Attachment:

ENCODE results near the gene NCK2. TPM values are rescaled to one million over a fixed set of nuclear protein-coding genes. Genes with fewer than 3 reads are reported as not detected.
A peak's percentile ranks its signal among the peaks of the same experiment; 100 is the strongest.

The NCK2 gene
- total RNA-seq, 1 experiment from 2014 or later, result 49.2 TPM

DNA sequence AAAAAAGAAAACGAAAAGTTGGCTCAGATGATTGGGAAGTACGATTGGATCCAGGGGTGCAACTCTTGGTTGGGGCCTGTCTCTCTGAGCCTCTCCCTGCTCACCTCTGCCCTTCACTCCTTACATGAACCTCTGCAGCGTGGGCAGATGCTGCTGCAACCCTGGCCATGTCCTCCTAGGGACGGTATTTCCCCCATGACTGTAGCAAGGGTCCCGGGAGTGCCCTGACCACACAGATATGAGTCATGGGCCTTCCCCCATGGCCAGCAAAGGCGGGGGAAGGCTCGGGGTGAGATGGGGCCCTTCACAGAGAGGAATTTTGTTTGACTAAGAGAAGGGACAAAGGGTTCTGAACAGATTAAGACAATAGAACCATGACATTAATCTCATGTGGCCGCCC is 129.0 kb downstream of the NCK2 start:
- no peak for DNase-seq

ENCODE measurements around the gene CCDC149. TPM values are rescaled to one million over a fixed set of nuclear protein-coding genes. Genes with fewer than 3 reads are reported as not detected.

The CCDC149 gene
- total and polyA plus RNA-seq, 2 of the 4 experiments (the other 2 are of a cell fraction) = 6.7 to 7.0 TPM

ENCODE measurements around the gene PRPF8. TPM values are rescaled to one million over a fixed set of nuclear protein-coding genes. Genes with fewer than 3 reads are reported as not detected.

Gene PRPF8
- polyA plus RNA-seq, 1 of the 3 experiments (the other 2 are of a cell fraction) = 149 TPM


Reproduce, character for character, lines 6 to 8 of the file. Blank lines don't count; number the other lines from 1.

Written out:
- no peak for DNase-seq

ENCODE measurements around the gene CCDC149. TPM values are rescaled to one million over a fixed set of nuclear protein-coding genes. Genes with fewer than 3 reads are reported as not detected.

The CCDC149 gene